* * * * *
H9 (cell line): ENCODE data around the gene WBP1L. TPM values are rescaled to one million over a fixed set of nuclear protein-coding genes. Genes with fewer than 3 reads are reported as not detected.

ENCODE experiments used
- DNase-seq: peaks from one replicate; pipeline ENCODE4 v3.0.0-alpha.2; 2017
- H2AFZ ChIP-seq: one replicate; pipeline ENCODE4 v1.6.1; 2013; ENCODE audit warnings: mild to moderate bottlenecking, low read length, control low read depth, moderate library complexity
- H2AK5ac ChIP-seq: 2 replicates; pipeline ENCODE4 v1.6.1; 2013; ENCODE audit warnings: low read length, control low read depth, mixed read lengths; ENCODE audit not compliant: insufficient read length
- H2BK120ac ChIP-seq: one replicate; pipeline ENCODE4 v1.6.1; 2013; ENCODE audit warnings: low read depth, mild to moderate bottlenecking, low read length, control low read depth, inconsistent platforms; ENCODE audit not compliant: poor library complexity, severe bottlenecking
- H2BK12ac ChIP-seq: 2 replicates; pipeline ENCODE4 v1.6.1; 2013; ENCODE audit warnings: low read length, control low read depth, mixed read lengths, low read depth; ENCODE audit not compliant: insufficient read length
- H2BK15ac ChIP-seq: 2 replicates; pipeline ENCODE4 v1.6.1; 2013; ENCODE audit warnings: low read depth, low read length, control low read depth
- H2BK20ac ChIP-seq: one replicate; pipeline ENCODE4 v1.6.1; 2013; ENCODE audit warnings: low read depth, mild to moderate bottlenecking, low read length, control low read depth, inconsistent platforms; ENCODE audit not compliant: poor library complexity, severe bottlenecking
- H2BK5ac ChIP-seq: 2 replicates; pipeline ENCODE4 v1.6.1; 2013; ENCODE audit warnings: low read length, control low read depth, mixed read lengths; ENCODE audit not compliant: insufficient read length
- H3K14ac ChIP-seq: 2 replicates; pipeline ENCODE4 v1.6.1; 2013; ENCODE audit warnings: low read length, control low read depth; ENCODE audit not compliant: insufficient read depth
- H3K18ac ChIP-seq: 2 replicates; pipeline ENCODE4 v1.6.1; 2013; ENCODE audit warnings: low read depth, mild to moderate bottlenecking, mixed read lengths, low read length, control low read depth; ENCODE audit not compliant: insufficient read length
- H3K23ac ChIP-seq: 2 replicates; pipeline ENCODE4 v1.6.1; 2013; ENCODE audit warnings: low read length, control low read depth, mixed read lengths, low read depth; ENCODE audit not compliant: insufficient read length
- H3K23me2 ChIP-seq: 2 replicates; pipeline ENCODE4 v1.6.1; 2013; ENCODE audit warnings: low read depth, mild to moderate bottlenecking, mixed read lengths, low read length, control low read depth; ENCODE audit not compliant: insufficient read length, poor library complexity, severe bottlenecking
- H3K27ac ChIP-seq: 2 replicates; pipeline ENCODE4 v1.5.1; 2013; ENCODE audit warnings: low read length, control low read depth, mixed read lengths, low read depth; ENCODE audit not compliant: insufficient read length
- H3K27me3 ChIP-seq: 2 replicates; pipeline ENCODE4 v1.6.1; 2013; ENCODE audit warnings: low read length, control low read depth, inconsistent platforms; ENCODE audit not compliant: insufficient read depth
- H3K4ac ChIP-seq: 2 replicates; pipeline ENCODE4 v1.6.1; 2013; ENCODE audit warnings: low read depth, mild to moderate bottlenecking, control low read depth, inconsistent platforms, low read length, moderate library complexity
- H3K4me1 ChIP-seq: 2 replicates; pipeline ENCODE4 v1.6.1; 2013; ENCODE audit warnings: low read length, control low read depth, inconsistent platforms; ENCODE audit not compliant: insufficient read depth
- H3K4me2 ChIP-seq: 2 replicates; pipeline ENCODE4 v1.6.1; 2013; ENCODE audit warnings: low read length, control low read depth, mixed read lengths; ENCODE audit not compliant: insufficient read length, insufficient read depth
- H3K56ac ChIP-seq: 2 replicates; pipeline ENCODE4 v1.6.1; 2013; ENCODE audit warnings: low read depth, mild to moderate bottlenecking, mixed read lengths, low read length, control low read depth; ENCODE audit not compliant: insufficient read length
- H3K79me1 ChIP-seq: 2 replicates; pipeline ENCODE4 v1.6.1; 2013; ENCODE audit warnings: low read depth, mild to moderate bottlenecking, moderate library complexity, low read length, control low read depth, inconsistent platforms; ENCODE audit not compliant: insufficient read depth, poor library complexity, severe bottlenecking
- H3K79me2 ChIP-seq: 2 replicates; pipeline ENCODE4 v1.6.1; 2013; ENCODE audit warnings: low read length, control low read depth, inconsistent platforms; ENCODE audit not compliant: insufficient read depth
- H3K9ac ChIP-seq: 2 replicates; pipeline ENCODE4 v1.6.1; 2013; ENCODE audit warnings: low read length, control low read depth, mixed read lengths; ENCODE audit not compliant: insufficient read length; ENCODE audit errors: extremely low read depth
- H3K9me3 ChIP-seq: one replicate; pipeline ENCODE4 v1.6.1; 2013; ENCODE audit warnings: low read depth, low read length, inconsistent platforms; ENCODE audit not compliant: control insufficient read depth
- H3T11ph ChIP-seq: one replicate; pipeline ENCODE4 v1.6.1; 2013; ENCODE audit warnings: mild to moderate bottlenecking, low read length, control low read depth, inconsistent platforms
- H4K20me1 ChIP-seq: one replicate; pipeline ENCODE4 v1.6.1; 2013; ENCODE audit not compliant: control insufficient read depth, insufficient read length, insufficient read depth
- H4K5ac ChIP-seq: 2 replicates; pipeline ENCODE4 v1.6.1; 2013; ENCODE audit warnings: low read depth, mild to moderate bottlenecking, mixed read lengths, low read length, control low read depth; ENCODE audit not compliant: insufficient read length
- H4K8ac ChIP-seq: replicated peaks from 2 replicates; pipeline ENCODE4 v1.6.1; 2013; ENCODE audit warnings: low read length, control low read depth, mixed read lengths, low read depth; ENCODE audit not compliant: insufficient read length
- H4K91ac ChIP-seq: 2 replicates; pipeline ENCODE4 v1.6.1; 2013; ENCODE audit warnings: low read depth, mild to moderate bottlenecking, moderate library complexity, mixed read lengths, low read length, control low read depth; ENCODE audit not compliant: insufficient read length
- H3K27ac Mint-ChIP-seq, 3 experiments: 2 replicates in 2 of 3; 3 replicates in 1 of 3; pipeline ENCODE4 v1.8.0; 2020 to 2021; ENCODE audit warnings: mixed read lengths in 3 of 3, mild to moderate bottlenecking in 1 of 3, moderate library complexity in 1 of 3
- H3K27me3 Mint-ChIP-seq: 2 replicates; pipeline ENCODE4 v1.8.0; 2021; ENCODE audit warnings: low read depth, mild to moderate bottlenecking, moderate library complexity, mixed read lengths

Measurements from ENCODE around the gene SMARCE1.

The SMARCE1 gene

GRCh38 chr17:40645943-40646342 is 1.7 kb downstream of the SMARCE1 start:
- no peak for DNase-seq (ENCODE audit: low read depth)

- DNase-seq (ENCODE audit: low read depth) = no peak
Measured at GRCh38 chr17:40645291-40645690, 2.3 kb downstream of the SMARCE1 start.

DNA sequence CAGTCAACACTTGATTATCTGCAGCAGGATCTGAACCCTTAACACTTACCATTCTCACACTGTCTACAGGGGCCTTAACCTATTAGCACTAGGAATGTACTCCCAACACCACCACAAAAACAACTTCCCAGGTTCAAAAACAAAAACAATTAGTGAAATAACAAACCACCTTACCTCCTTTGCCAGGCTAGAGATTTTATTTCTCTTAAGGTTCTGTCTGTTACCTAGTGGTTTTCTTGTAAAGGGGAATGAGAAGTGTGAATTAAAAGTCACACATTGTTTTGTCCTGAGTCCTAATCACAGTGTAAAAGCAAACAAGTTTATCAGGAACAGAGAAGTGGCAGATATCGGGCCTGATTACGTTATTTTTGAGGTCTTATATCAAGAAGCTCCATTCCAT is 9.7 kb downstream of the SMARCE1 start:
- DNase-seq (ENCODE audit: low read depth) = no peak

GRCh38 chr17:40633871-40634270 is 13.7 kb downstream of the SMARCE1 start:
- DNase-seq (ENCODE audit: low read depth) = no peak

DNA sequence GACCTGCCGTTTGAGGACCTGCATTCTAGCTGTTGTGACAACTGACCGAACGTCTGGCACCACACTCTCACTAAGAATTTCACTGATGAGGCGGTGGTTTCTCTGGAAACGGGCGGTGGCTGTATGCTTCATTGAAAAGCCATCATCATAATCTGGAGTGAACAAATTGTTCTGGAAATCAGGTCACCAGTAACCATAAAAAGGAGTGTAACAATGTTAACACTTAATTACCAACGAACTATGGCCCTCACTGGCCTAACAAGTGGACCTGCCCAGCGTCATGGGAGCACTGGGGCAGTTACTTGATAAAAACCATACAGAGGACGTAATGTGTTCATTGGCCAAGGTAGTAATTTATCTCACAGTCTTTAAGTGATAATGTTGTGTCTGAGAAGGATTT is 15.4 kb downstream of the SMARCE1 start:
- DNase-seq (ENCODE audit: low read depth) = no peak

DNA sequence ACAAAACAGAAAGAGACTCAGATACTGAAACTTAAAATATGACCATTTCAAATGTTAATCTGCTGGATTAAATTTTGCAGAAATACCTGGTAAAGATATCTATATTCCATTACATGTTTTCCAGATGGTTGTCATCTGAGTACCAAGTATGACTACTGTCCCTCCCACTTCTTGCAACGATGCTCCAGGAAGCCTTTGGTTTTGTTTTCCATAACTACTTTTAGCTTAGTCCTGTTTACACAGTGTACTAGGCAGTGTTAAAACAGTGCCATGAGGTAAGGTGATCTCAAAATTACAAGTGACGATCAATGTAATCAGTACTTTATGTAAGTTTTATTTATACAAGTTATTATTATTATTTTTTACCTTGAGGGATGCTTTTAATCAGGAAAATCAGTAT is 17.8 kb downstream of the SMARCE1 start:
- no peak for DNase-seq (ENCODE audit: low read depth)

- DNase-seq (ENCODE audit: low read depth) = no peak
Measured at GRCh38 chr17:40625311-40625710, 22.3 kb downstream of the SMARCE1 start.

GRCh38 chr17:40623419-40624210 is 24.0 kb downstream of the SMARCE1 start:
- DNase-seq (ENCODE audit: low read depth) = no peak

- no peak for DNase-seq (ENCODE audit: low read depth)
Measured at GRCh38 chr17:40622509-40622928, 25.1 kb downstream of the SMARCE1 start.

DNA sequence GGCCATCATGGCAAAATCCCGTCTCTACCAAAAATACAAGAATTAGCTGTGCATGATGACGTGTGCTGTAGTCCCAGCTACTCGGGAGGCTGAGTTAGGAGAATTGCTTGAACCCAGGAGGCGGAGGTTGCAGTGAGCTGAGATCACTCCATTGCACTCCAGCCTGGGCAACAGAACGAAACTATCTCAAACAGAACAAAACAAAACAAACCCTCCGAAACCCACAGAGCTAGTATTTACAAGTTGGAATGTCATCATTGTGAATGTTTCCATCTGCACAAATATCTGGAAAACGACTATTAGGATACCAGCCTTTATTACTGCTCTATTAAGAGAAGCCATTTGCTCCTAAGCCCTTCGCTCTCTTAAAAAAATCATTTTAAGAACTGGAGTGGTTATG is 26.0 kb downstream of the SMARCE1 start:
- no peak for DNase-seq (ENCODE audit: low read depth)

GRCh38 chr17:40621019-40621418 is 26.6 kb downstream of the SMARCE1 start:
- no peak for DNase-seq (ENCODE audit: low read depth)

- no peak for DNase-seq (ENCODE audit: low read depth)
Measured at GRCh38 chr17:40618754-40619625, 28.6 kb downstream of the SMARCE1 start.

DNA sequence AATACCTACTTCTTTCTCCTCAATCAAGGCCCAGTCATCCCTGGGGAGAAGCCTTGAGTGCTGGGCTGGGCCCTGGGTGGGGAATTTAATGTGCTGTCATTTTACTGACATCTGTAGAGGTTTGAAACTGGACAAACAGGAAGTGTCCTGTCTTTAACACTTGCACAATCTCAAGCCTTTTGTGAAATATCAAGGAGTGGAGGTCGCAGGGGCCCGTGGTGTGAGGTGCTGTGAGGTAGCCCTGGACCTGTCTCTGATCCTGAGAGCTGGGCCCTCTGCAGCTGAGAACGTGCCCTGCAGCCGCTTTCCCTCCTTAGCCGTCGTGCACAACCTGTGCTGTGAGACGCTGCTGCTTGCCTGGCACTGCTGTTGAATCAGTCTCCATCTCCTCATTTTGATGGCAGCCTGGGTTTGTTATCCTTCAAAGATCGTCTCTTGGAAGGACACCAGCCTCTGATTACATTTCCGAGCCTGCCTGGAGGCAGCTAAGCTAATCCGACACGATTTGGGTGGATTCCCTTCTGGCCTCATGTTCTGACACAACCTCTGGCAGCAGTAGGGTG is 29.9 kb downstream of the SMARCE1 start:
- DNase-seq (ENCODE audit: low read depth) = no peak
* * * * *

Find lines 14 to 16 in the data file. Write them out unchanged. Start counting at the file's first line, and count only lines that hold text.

- H3K23me2 ChIP-seq: 2 replicates; pipeline ENCODE4 v1.6.1; 2013; ENCODE audit warnings: low read depth, mild to moderate bottlenecking, mixed read lengths, low read length, control low read depth; ENCODE audit not compliant: insufficient read length, poor library complexity, severe bottlenecking
- H3K27ac ChIP-seq: 2 replicates; pipeline ENCODE4 v1.5.1; 2013; ENCODE audit warnings: low read length, control low read depth, mixed read lengths, low read depth; ENCODE audit not compliant: insufficient read length
- H3K27me3 ChIP-seq: 2 replicates; pipeline ENCODE4 v1.6.1; 2013; ENCODE audit warnings: low read length, control low read depth, inconsistent platforms; ENCODE audit not compliant: insufficient read depth